Evaluation of isolated dorsal root ganglion cells as a model to study neural calcium overload
Jordaan, Esaias Engelbertus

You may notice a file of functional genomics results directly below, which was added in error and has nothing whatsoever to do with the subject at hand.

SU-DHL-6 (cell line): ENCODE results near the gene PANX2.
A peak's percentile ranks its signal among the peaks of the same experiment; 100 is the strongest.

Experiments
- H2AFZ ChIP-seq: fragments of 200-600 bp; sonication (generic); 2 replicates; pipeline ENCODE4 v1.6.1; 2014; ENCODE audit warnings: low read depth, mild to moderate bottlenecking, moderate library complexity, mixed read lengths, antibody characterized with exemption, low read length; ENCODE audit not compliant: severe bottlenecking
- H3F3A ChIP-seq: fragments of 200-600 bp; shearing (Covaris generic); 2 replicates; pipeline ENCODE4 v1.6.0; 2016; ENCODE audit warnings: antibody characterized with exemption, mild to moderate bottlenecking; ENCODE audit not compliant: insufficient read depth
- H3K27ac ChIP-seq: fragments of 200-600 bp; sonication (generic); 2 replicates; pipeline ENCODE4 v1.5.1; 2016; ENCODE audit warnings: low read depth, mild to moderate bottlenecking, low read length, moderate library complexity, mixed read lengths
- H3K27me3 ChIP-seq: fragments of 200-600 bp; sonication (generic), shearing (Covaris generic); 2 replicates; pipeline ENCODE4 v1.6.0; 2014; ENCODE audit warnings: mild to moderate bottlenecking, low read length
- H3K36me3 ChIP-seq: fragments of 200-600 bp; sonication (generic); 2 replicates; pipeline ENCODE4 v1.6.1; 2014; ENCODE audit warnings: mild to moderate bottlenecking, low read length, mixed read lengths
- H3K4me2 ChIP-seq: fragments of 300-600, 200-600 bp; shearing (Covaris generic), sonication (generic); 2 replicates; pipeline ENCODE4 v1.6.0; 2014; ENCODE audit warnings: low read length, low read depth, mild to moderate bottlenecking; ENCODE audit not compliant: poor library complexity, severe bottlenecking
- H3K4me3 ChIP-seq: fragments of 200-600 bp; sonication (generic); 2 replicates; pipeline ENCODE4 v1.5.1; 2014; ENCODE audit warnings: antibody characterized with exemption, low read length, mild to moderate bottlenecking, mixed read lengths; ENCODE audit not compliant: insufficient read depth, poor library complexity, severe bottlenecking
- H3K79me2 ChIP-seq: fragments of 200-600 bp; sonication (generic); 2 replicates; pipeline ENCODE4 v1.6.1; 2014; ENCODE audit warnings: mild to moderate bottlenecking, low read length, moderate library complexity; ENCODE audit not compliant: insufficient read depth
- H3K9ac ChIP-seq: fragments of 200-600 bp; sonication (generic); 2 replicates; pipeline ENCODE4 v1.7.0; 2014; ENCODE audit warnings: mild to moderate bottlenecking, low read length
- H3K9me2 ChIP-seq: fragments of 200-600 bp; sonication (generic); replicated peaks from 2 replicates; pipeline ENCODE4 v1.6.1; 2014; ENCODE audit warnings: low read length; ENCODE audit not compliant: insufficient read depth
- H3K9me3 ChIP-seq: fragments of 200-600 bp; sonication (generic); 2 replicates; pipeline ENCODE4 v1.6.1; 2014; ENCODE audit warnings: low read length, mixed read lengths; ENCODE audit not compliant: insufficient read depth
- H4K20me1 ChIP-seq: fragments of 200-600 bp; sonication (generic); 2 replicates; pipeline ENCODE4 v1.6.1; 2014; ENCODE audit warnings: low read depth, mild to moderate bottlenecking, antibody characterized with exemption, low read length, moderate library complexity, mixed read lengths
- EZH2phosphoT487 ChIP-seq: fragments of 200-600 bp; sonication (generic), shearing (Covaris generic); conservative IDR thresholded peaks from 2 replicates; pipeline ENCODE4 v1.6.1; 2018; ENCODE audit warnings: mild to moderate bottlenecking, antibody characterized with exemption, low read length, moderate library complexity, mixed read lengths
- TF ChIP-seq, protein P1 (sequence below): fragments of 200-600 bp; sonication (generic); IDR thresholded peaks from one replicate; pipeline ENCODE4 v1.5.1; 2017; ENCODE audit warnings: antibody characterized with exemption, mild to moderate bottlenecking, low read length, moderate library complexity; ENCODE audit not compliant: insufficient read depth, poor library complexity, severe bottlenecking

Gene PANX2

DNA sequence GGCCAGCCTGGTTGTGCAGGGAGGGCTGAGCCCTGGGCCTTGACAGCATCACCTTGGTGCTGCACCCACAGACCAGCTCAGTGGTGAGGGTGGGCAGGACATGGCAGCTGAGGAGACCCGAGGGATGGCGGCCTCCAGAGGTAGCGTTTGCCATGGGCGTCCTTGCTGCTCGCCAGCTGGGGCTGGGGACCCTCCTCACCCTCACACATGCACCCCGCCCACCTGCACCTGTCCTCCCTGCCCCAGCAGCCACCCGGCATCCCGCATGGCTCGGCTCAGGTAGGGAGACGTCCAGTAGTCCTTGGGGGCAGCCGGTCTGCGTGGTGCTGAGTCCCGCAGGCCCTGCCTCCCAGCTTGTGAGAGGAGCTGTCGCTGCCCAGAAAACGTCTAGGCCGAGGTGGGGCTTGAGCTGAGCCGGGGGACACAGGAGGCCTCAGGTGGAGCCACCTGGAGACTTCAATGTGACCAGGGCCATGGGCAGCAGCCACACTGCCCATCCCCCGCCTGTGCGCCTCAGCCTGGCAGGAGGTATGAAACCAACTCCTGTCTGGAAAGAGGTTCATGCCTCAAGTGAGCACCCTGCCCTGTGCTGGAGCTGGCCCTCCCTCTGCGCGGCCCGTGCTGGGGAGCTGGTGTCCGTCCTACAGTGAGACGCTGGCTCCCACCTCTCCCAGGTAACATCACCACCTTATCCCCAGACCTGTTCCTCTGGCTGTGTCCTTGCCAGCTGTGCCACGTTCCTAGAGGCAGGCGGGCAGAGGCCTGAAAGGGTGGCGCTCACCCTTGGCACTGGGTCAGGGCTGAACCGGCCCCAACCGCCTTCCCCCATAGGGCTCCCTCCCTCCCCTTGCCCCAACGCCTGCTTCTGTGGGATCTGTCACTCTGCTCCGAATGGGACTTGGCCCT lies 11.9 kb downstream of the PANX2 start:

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Background and motivation: The event of neural Ca2+ overload is known to have several deleterious effects resulting in cell death caused by ischaemia, hypoglycaemia, hypoxia and several neurodegenerative diseases such as Alzheimer's disease, Parkinson's disease and AIDS-related dementia. In vitro models for the investigation of the mechanisms involved in Ca2+ overload include brain slice preparations, neuronal cultures as well as acutely isolated neurons, mostly from the hippocampus and cortical brain areas. Additional models for investigating Ca2+ overload may bring about new knowledge to areas of the phenomenon that are still unresolved. Methodology: In this study, several theoretical Ca2+ overload-related interventions were combined aimed at inducing cell death in acutely isolated rat dorsal root ganglia. To elucidate the mechanism/s involved in the cell death observed following exposure to this intervention, the effects of several alterations to the intervention's composition were assessed. This examination was extended by the addition of several recognized and potential protective compounds to the intervention. Cell death was indicated by the trypan blue exclusion assay and recorded after 18 hours exposure to the interventions by counting live and dead neurons under a light microscope. Results and conclusions: The goal was to evaluate the possible application of dorsal root ganglia as a model for neural Ca2+ overload outside the brain. Since Ca2+w as required for cell death to be induced, it is concluded that the observed cell death was indeed primarily due to Ca2+ overload. Besides extracellular Ca2+, KC1-induced depolarization was also required for cell death to be induced, while the antagonists did not demonstrate significant protection against cell death. Based on the results, the mechanism of Ca2+ overload could not be defined beyond doubt, but the voltage activated Ca2+ channels are likely to be involved.
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